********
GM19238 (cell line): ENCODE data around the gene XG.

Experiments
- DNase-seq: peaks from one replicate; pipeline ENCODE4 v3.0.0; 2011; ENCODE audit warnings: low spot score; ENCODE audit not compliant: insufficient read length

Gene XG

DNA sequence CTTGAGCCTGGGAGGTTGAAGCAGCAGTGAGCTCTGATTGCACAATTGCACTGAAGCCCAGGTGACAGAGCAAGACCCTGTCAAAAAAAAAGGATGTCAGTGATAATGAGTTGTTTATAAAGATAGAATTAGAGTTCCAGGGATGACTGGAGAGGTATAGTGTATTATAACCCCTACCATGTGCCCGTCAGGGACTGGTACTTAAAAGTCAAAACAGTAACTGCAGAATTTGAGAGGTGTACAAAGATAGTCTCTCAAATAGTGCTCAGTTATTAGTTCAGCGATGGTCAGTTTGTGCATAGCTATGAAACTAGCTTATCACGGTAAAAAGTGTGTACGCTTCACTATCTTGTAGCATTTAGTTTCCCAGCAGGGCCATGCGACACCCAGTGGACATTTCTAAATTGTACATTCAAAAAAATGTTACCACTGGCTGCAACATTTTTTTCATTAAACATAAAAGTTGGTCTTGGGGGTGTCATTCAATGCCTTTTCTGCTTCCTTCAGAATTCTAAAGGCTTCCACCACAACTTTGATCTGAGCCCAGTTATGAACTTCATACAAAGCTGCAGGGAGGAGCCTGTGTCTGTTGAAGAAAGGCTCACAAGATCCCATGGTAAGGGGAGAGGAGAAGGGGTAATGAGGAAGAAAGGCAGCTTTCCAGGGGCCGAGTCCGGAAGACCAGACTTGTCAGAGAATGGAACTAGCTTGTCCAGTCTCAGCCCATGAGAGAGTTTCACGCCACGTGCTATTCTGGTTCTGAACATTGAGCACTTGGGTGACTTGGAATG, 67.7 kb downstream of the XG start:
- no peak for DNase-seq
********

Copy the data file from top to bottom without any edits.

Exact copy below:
GM19238 (cell line): ENCODE data around the gene XG.

Experiments
- DNase-seq: peaks from one replicate; pipeline ENCODE4 v3.0.0; 2011; ENCODE audit warnings: low spot score; ENCODE audit not compliant: insufficient read length

Gene XG

DNA sequence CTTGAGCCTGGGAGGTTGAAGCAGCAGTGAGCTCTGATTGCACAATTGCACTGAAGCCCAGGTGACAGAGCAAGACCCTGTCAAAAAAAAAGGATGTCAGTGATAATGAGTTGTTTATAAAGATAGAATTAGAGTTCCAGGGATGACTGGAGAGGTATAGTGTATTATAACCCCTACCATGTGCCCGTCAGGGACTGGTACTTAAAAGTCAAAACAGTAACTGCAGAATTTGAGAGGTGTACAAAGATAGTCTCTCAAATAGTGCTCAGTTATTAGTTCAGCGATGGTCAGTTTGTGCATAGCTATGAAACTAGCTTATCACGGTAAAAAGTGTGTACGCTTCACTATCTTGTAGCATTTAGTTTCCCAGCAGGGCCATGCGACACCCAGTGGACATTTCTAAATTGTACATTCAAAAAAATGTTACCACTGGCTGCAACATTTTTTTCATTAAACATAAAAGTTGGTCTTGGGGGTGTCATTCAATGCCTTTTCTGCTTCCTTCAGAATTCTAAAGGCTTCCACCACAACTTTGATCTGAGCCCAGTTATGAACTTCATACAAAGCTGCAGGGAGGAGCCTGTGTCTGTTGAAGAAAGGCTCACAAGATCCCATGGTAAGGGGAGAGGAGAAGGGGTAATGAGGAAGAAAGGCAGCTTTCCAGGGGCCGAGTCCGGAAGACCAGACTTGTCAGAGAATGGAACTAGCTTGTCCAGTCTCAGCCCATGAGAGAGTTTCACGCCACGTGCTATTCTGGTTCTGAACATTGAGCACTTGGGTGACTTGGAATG, 67.7 kb downstream of the XG start:
- no peak for DNase-seq